Why is China automating jobs?

China seriously started to replace human workers with robots back in 2015.  The Japan Times helped explain why. “SHANGHAI – These are difficult days to be a factory owner in China. Workers are increasingly scarce, wages are rising, and strikes are breaking out with regularity. Factories in Southeast Asia are now beating China at its own game, attracting investors with the promise of even cheaper labor for low-value assembly work. What’s a factory owner to do?”

Yes, China is running out of enough human workers to continue producing the quantity of products the country has been exporting to the world, and with the rise of China’s American style middle class, many workers are demanding more pay and better jobs that fit their consumer lifestyles.

In 2018, the WITS reported, “China had a total export of 2,263,370,504.30 in thousands of US$ and total imports of 1,843,792,938.80 in thousands of US$ leading to a positive trade balance of 419,577,565.51 in thousands of US$.”

To keep up this favorable trade balance, China must remain competitive and to continue to improve the quality of life for its people, the country needs this positive cash flow.

How does a country continue to compete in a situation like this? Well, China does what the United States started doing back in the 1970s, you automate as many manufacturing jobs as possible. After all, unless you believe Donald Trump’s lie during the 2016 presidential debates that America “doesn’t make anything anymore”, the United States is the “2nd largest maker of things” in the world and according to the Global Manufacturing Scorecard turned out $1.867 trillion in goods in 2017.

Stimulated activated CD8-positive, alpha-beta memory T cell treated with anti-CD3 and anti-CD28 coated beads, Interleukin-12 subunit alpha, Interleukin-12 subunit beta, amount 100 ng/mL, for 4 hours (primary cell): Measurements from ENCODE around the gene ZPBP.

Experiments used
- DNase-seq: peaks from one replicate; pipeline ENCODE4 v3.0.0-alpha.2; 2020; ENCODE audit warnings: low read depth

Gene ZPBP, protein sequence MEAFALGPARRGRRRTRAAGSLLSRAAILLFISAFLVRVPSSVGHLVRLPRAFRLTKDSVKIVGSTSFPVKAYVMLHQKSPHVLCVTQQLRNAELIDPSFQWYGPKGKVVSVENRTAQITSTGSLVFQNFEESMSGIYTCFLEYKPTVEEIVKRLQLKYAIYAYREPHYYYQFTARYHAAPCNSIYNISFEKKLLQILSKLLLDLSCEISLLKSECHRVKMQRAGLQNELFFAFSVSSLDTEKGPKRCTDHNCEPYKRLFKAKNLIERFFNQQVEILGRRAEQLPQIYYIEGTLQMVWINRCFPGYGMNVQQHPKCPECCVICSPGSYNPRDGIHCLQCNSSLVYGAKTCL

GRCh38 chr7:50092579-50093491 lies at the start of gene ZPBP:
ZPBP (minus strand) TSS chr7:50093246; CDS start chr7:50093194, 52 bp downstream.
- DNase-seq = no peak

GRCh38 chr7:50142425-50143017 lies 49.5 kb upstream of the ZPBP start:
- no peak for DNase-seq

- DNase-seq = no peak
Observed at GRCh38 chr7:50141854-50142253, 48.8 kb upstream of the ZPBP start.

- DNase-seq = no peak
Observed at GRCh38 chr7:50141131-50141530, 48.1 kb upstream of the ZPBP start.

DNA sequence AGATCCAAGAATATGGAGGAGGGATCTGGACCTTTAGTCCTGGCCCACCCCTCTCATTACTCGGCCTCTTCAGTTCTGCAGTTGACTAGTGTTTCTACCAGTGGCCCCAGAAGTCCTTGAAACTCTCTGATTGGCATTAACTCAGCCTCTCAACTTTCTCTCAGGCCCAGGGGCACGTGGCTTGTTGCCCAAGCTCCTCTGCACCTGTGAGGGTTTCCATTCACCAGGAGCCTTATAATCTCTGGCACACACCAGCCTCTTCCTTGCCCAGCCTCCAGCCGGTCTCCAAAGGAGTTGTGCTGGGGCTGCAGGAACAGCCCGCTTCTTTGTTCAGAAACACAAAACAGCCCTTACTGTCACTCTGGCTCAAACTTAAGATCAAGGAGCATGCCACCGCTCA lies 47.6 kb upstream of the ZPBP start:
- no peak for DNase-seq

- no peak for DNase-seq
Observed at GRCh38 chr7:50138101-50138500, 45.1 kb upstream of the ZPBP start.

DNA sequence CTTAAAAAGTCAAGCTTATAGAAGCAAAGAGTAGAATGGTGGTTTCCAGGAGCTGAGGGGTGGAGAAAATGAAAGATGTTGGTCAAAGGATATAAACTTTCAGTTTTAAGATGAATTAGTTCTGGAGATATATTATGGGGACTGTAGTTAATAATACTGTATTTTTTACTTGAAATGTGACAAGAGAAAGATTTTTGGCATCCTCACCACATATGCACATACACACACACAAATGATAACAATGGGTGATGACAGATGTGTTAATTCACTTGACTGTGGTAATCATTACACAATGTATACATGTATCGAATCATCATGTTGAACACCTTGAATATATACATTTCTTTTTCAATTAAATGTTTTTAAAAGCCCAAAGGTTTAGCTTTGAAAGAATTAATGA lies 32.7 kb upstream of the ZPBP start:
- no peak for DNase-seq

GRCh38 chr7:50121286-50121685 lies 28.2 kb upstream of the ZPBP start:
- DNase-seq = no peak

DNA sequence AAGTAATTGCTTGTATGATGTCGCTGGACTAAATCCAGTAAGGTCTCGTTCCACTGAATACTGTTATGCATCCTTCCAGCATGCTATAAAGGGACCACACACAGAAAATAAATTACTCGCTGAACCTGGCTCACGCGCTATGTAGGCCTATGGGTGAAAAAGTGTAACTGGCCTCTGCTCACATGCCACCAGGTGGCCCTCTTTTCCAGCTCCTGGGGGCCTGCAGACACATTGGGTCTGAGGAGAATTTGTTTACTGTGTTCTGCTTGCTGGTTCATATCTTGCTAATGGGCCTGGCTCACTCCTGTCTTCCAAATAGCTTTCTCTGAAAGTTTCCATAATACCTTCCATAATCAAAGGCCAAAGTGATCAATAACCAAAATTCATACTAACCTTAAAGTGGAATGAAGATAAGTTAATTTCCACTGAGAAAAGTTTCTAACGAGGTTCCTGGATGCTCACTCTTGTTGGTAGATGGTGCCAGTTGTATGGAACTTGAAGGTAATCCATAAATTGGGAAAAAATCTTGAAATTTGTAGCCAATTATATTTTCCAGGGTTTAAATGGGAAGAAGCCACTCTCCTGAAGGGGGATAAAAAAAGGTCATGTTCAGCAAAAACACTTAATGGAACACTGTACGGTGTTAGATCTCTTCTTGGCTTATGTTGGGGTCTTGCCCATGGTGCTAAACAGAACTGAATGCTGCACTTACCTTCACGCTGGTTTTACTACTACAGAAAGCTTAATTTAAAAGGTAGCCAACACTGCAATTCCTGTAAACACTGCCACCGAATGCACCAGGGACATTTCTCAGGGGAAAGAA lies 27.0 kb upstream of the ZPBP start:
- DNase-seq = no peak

Marketplace.org tells us, “What worries China’s manufacturers more than tariffs? Labor Shortages” … “According to Chinese government statistics, the country’s workforce peaked in 2011 at 941 million and has been on the decline since. The latest figures from China’s National Bureau of Statistics shows that the working population is 916 million [about 150 million work in China’s manufacturing sector].

“The working age population decreased by 25 million from 2012 to 2017. That is equivalent to the entire population of Australia disappearing from the workforce,” said Yao Meixiong, the deputy head of the Center for Population Census for neighboring Fujian Province.

After all, China does not trade only with the United States. It trades with the world, but China still has the lowest average robot density in Asia. For instance, in South Korea, in 2017 there were 710 robots for every 10,000 workers in manufacturing vs 97 per 10,000 in China while The Robot Report tells us that the United States ranks 7th in the world for robot density at 200 robots per 10,000 workers.

Just so you will know: USTR.gov reports, “U.S. goods and services trade with China totaled an estimated $710.4 billion in 2017. Exports were $187.5 billion; imports were $522.9 billion. The U.S. goods and services trade deficit with China was $335.4 billion in 2017.”

Forgive me, but I have to ask this question: Are robots in China stealing jobs from robots in the United States, and will Trump’s fake propaganda machine known as Fox News use that as a headline one day?

Lloyd Lofthouse is the award-winning author of My Splendid Concubine, Crazy is Normal, Running with the Enemy, and The Redemption of Don Juan Casanova.

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